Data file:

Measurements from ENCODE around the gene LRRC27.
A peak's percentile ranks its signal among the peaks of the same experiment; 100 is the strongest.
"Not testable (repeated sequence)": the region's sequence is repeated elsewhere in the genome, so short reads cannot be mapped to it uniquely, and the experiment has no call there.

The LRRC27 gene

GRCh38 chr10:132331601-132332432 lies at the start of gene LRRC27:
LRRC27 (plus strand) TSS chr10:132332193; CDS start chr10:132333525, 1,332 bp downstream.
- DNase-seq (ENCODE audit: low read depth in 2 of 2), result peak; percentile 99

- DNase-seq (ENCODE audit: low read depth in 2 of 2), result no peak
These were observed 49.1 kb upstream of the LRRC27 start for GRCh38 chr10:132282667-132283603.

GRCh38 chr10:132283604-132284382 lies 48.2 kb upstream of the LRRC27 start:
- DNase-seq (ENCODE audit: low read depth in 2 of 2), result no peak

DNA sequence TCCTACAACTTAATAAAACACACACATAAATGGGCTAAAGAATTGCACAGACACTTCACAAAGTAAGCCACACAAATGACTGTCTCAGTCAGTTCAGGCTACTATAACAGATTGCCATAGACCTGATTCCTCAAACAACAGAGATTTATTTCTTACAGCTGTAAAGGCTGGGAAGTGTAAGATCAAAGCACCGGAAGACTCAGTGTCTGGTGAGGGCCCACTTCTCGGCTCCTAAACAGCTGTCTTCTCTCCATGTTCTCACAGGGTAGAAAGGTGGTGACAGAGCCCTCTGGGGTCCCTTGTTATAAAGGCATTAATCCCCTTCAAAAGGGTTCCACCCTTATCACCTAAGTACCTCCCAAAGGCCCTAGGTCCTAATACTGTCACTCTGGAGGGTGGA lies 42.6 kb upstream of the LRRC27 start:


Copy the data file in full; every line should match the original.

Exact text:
Measurements from ENCODE around the gene LRRC27.
A peak's percentile ranks its signal among the peaks of the same experiment; 100 is the strongest.
"Not testable (repeated sequence)": the region's sequence is repeated elsewhere in the genome, so short reads cannot be mapped to it uniquely, and the experiment has no call there.

The LRRC27 gene

GRCh38 chr10:132331601-132332432 lies at the start of gene LRRC27:
LRRC27 (plus strand) TSS chr10:132332193; CDS start chr10:132333525, 1,332 bp downstream.
- DNase-seq (ENCODE audit: low read depth in 2 of 2), result peak; percentile 99

- DNase-seq (ENCODE audit: low read depth in 2 of 2), result no peak
These were observed 49.1 kb upstream of the LRRC27 start for GRCh38 chr10:132282667-132283603.

GRCh38 chr10:132283604-132284382 lies 48.2 kb upstream of the LRRC27 start:
- DNase-seq (ENCODE audit: low read depth in 2 of 2), result no peak

DNA sequence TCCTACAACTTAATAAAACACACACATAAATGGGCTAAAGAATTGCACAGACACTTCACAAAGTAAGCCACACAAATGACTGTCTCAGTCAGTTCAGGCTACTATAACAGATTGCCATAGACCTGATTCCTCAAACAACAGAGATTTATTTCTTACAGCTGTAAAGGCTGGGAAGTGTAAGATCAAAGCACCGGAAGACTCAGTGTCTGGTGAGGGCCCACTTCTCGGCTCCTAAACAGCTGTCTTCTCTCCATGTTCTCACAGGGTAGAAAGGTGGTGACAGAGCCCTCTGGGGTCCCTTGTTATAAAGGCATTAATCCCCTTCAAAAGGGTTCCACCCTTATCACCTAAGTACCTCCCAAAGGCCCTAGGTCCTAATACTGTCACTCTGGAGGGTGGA lies 42.6 kb upstream of the LRRC27 start: